In 1937, Meigs´ and Cass widespread attention to the significance of pleural effusion and ascites associated with benign ovarian fibroma. But it is thought that back in 1934, Salmon first described the association of pleural effusion with benign pelvic tumors3.

Although Meigs´ syndrome mimics a malignant condition, it has an excellent prognosis.

Ovarian fibroma is the most common benign ovarian neoplasms and is found in 2-5% surgically removed ovarian tumors. Ascites is present in about 15% of those, specially with larger lesions.

Pleural effusion is present in 1% of the cases, and is more frequently on the right lung4.

The pathophysiology of ascites in Meigs´ syndrome remains unclear. There are theories suggesting that irritation of peritoneal surfaces could stimulate the production of peritoneal fluid4,5, meanwhile, others proposed mechanisms of direct pressure on surrounding lymphatics or vessels. Hormonal stimulation or release of mediators from the tumor that increased capillary permeability were also proposed5,6.

The pleural effusion, also has an unclear etiology. In most of the cases is located on the right side, but about 11% may also occur on the left side7,8.

CA 125 antigen is a tumor marker that can appear in many adult tissues. Is found elevated in some benign and physiologic conditions such as menstruation, peritonitis, endometriosis and cirrhosis7-9.

The association of Meigs´ syndrome with elevation of serum CA125 is thought to be caused by mesothelial expression of CA 125 rather than by fibroma7,8,10.

It is of paramount importance to remeber that the combination of pelvic mass, abdominal ascites, pleural effusion and elevated serum CA125 antigen does not always predict a menacing diagnosis. This case illustrates the importance of histopathologic confirmation of Meigs´ syndrome as a small percentage of patients will have a benign etiology despite an elevated serum CA 125 level.



1. Yazdani S, Alijanpoor A2, Sharbatdran M3, Bouzari Z1, Abedisamakoosh M4, et al. (2014) Meig´s syndrome with elevated serum CA 125 in a case of a ovarian fibroma/thecoma. Caspian J Intern Med 5:43-45.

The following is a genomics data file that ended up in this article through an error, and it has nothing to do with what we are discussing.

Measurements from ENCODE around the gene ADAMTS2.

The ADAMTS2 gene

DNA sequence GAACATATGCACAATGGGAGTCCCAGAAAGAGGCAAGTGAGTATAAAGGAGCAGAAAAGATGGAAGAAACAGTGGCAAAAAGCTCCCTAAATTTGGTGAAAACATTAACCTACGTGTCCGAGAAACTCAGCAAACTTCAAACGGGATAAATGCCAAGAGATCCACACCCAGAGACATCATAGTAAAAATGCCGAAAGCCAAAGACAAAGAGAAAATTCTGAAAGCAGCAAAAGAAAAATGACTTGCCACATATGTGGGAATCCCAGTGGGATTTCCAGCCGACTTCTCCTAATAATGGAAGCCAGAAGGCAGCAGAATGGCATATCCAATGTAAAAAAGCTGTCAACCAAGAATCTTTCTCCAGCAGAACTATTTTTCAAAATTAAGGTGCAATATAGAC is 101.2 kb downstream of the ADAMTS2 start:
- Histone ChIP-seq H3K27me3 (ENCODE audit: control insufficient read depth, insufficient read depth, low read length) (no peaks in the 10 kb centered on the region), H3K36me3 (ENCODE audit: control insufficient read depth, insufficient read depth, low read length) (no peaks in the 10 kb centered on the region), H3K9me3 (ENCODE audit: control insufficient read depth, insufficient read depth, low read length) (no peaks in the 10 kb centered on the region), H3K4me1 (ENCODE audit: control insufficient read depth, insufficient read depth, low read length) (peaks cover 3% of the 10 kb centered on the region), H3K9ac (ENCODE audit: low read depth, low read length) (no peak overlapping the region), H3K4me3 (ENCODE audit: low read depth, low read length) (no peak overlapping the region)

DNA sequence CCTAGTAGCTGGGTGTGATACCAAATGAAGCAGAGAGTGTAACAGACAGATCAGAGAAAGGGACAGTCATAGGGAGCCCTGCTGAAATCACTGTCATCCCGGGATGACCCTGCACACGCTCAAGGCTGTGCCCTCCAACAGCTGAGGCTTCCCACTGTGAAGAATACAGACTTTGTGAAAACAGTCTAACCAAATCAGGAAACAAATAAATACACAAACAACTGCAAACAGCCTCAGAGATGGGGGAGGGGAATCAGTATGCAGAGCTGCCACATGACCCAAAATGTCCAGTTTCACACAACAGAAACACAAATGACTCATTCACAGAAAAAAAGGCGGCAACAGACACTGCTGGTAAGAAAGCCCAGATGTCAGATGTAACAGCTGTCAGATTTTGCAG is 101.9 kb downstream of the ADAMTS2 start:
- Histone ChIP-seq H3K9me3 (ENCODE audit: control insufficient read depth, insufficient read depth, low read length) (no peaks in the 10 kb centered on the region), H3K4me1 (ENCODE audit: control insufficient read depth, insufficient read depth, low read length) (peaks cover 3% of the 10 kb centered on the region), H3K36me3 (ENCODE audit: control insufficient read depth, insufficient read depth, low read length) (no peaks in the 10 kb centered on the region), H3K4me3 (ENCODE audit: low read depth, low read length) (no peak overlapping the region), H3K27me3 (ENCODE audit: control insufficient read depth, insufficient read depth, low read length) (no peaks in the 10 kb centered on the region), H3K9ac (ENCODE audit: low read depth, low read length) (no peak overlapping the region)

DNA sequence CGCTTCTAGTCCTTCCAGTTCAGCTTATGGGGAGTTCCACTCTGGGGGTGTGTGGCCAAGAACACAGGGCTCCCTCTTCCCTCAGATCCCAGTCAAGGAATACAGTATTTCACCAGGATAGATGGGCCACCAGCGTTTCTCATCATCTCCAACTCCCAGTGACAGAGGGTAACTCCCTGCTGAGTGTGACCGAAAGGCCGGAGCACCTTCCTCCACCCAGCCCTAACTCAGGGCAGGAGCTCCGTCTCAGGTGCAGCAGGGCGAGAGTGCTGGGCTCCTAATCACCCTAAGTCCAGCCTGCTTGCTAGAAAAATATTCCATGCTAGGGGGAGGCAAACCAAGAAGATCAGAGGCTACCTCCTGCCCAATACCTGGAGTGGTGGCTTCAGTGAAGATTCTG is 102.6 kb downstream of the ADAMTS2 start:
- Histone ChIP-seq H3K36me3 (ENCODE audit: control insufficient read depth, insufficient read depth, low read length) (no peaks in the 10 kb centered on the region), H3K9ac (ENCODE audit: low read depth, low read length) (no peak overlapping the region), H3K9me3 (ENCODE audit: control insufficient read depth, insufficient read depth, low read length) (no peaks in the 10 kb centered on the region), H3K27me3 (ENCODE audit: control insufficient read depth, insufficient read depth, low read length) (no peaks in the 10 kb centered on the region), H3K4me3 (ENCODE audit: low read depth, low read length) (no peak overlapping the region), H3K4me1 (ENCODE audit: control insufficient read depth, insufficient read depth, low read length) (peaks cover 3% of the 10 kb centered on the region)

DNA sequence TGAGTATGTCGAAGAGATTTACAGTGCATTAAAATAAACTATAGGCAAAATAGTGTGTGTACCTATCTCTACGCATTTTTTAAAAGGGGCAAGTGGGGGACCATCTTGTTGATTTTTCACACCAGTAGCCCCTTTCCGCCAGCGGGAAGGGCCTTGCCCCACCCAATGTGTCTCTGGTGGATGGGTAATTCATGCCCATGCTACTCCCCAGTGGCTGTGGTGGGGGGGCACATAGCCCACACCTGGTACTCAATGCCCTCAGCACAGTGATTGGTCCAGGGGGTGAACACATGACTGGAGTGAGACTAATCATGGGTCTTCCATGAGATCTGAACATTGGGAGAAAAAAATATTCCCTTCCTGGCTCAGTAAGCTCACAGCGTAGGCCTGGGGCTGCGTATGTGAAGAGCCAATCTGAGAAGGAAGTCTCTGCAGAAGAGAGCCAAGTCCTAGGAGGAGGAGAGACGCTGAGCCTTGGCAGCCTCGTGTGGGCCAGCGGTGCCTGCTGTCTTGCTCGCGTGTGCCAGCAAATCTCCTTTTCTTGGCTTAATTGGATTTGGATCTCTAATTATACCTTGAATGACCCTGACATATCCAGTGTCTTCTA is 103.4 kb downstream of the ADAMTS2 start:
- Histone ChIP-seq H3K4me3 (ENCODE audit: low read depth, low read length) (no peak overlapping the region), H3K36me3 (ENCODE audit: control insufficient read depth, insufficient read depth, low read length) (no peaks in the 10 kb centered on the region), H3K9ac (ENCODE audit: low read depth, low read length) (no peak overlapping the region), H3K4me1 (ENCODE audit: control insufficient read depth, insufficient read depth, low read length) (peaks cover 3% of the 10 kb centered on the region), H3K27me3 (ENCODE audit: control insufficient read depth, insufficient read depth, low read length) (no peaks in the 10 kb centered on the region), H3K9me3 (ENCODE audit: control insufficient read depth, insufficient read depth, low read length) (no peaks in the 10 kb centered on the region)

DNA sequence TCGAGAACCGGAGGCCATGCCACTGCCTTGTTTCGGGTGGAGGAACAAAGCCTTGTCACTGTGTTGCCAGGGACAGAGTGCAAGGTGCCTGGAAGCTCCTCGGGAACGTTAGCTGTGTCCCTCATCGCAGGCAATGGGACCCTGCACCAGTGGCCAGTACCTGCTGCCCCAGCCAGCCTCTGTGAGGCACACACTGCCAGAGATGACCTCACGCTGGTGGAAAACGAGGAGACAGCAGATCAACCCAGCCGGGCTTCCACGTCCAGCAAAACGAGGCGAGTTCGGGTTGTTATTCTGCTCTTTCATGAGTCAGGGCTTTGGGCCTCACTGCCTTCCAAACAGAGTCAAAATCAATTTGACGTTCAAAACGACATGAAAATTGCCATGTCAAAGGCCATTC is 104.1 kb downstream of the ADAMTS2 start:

2. Vieira SC, Pimentel LH, Riberiro JC, de Andrade Neto AF, de Santana JO (2003) Meigs´syndrome with elevated CA 125: case report. Sao Paulo Med J 121: 210-212.

3. MEIGS JV (1954) Fibroma of the ovary with ascites and hydrothorax; Meigs´syndrome. Am J Obstet Gynecol 67:962-985.

4. D. Timmerman, P. Moerman, I. Vergote (1995) Meigs´syndrome with elevated serum CA 125 levels: two case reports and review of the literature. Gynecol Oncol, 59: 405-408.

5. Y.H. Turan, L.C. Demirel, F. Ortaç (1993) Elevated CA 125 in Meigs´ syndrome. Int J Gynaecol Obstet, 43: 64-54.

6. J.Y. Lin, C. Angel, J.Z. Sickel (1992) Meigs syndrome with elevated serum CA 125. Obstet Gynecol, 80:563-566.

7. I. Jacobs, R. C. Bast Jr. (1989) The CA 125 tumor-associated antigen: a review of the literature. Human Reprod 4:1-12.

8. E. Zuckerman, A. Lanir, E. Sabo, T. Rosenvald-Zuckerman, I. Matter, D. Yeshurun, et al (1999) Cancer antigen 125: a sensitive marker of ascites in patients with liver cirrhosis. AM J Gastroenterol 94: 1613-1618.

9. M. Benjapibal, S. Sangkarat, S. laiwejpithaya, B. Viriyapak, et al (2009) Meigs´syndrome with elevated serum CA 125: case report and review of the literature. Case Rep Oncol 2(1): 61-66.

10. JH. Liou, T. Cheng Su, JC. Hsu (2011) Meigs´syndrome with elevated serum cancer antigen 125 in a case of ovarian sclerosing stromal tumor. Taiwanese J of Obstet and Gynecol 50 (2): 196-200.


Endereço para correspondência | Dirección para correspondencia | Correspondence

Ana Lopes Gonçalves

Unidade Local de Saúde do Nordeste

Bragança, Portugal



Recebido em: 07/06/2018

Aceite para publicação: 27/08/2018